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Monthly Archives: August 2010

Scenic Routes and Rest Areas

Grand Mesa 1

You can see for miles from Grand Mesa.

We are fortunate in Colorado to enjoy the most beautiful scenery in the world. No matter how much you travel throughout the state, there are still surprises left to discover. This was the case this past weekend. On a jaunt to the West Slope, we were running early and decided to take a side trip to Grand Mesa. Although we had been there many years ago, we had approached from the south. Lured by a “scenic byways” sign, we drove in from the north on roads we had never before traveled. After traversing stark rocky canyons which made our jaws drop, we crept upward onto the high flat mesas that allowed us to view vast panoramic miles of valleys which surrounded us. The terrain at well over 10,000 foot altitude reminded me a little of Swan Lake Flats and the Lamar Valley in Yellowstone. I don’t often compare scenery to Yellowstone terrain. In this case, I made an exception. The only thing lacking was wildlife, which I attributed to the mid-day hour. My eyes strained through the dark scrubby trees and underbrush for wildlife — any wildlife! Marmots, who should have greeted us from among the tumble of crumbled basaltic rock columns, were absent. A moose crossing sign gave us hope, but no critters other than hawks and insects appeared to bring life to the landscape. The mesa left us wanting more and pondering a return trip.

Grand Mesa 2

Taking the Other Road through Grand Mesa

At the beginning of summer, I usually vow to take better care of my yard, and to get out to see more hidden corners of my chosen home state. Although I’ve done a little of both, summer has a way of slipping away before all expectations are met. As usual, I reach out to a book for perspective.  The book, a gift from my publishers at Filter Press, is “Colorado Scenic Byways: Taking the Other Road” by Jim Steinberg and Susan Tweit. Winner of the 2008 Colorado Book Award, Steinberg’s outstanding photography, and Tweit’s enlightened insights and connection to nature bring it all home. Not only does this gorgeous publication introduce the reader to roads never before experienced, but it also chronicles those routes already traveled. I feel a sense of satisfaction and some pride when I recall the scenic byways I have driven and enjoyed since arriving in 1974. I am also proud to know Susan Tweit through Women Writing the West, and I willingly turn myself over to her guidance through and connection to this wonderful mountainous place. This book is a must for all Colorado road trip junkies and their coffee tables. Visit Susan’s web site at: http://www.susanjtweit.com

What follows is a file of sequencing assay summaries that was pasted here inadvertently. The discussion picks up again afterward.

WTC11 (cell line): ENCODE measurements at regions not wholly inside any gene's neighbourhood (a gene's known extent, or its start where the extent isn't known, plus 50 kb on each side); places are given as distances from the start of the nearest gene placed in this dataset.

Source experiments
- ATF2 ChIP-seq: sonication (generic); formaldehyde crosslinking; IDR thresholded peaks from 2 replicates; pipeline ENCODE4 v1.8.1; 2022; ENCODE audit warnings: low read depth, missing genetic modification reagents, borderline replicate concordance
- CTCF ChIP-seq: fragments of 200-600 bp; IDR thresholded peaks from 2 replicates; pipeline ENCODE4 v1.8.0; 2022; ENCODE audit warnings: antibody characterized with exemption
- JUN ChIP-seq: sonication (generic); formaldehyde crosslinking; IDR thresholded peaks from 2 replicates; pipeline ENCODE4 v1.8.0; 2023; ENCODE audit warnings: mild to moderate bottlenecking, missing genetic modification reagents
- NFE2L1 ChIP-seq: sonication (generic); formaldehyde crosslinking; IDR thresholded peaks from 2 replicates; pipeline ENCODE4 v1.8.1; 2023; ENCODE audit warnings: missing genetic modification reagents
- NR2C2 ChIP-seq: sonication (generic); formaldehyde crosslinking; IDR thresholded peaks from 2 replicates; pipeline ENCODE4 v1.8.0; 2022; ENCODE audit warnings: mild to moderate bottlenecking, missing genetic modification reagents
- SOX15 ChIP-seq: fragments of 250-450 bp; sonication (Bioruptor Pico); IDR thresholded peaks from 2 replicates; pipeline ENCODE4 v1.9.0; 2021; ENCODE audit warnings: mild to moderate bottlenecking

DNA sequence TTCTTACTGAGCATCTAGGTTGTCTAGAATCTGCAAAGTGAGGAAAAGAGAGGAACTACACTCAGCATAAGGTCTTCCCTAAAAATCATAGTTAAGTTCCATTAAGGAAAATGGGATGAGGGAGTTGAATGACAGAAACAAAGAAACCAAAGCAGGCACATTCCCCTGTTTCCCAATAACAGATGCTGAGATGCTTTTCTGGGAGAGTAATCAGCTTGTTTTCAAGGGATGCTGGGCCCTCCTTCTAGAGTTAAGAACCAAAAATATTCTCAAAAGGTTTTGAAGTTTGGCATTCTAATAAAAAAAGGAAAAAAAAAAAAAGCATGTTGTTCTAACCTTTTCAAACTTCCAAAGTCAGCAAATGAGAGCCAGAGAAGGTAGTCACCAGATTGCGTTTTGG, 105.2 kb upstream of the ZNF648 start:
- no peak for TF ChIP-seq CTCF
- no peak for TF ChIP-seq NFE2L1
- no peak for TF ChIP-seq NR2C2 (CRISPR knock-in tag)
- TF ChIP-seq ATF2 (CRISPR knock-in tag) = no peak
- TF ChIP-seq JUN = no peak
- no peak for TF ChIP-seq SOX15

Eagle Rest Area

This pit stop includes a history lesson.

Now, about that rest area. On I-70 west of Vail, Colorado, we often stop in Edwards for a comfort stop and to stretch our legs. This trip, we stopped at the rest area in Eagle instead. I had forgotten about the charming little history museum there. Kids of all ages can enter a real Denver & Rio Grande caboose as well as historic log cabins for a little diversion before scrambling back into the confines of the family auto. This little museum, complete with a visitor’s center, is a delightful surprise and a real treasure for interstate travelers who wish to take a break.

Joyce B. Lohse, 8/30/10
http://www.lohseworks.com

 
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Posted by on August 30, 2010 in Western history, Western Travel

 

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Pat’s Walls Talk

Walls Talk

Pat Werner, Walls Talk, and Now You Know Bios.